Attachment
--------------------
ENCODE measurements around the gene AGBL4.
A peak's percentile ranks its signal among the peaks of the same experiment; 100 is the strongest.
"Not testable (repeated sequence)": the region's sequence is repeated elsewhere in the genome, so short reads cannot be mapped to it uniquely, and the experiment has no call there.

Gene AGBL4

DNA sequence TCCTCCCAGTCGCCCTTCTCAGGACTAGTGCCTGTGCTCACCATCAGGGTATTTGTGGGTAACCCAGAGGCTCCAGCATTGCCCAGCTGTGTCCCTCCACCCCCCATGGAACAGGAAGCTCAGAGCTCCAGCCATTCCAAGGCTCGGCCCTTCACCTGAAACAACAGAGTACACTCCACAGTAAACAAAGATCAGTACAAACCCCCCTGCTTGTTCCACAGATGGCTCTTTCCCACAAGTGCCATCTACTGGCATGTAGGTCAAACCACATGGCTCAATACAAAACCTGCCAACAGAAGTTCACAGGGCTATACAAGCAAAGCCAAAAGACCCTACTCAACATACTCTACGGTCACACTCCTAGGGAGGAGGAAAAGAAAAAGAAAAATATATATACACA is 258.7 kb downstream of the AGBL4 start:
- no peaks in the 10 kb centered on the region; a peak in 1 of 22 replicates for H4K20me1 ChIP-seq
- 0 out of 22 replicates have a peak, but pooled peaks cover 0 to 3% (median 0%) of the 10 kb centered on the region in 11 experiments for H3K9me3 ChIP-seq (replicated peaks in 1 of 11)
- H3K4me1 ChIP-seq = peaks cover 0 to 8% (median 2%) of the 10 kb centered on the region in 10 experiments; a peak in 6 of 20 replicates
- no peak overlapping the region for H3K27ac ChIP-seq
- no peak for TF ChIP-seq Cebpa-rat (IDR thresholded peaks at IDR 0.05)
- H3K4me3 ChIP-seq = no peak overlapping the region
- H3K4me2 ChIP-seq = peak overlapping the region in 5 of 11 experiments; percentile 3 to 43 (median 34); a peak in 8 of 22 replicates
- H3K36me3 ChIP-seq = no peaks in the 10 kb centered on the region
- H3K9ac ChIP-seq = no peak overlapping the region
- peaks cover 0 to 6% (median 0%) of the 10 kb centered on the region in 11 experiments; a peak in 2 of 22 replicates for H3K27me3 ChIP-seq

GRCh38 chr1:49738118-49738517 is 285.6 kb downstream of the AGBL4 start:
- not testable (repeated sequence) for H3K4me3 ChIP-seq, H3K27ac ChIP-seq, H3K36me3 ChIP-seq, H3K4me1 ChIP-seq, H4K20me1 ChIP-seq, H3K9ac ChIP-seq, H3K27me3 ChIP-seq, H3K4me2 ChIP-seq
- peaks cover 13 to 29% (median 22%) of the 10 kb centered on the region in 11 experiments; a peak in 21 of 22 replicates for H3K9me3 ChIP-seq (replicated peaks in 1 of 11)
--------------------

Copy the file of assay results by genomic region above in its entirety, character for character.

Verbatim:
ENCODE measurements around the gene AGBL4.
A peak's percentile ranks its signal among the peaks of the same experiment; 100 is the strongest.
"Not testable (repeated sequence)": the region's sequence is repeated elsewhere in the genome, so short reads cannot be mapped to it uniquely, and the experiment has no call there.

Gene AGBL4

DNA sequence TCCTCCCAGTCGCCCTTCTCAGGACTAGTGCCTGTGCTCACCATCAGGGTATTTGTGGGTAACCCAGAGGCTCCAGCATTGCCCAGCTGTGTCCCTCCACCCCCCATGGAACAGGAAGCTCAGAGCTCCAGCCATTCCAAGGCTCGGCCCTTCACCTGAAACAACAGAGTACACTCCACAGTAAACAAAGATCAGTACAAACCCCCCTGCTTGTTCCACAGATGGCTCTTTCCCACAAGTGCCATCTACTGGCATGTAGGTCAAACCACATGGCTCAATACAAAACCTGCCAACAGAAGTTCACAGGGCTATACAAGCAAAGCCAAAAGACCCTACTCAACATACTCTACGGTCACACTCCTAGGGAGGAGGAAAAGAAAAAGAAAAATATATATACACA is 258.7 kb downstream of the AGBL4 start:
- no peaks in the 10 kb centered on the region; a peak in 1 of 22 replicates for H4K20me1 ChIP-seq
- 0 out of 22 replicates have a peak, but pooled peaks cover 0 to 3% (median 0%) of the 10 kb centered on the region in 11 experiments for H3K9me3 ChIP-seq (replicated peaks in 1 of 11)
- H3K4me1 ChIP-seq = peaks cover 0 to 8% (median 2%) of the 10 kb centered on the region in 10 experiments; a peak in 6 of 20 replicates
- no peak overlapping the region for H3K27ac ChIP-seq
- no peak for TF ChIP-seq Cebpa-rat (IDR thresholded peaks at IDR 0.05)
- H3K4me3 ChIP-seq = no peak overlapping the region
- H3K4me2 ChIP-seq = peak overlapping the region in 5 of 11 experiments; percentile 3 to 43 (median 34); a peak in 8 of 22 replicates
- H3K36me3 ChIP-seq = no peaks in the 10 kb centered on the region
- H3K9ac ChIP-seq = no peak overlapping the region
- peaks cover 0 to 6% (median 0%) of the 10 kb centered on the region in 11 experiments; a peak in 2 of 22 replicates for H3K27me3 ChIP-seq

GRCh38 chr1:49738118-49738517 is 285.6 kb downstream of the AGBL4 start:
- not testable (repeated sequence) for H3K4me3 ChIP-seq, H3K27ac ChIP-seq, H3K36me3 ChIP-seq, H3K4me1 ChIP-seq, H4K20me1 ChIP-seq, H3K9ac ChIP-seq, H3K27me3 ChIP-seq, H3K4me2 ChIP-seq
- peaks cover 13 to 29% (median 22%) of the 10 kb centered on the region in 11 experiments; a peak in 21 of 22 replicates for H3K9me3 ChIP-seq (replicated peaks in 1 of 11)